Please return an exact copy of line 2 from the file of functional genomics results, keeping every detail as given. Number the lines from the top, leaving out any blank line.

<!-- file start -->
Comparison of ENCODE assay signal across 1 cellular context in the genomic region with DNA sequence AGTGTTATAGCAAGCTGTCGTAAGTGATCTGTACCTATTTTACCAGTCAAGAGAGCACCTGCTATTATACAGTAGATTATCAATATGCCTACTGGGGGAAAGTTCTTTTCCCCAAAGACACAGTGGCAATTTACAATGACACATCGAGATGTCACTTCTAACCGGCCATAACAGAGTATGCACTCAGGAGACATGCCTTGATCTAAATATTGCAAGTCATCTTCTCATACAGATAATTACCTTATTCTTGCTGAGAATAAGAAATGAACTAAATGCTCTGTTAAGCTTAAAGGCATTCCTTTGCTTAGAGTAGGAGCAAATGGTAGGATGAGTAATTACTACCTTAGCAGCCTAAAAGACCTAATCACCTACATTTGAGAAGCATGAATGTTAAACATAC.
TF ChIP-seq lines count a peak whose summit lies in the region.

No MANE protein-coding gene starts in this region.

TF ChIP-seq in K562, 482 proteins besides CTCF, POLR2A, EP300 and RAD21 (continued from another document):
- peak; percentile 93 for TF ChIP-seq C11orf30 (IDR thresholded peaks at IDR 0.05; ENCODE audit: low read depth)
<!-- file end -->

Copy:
TF ChIP-seq lines count a peak whose summit lies in the region.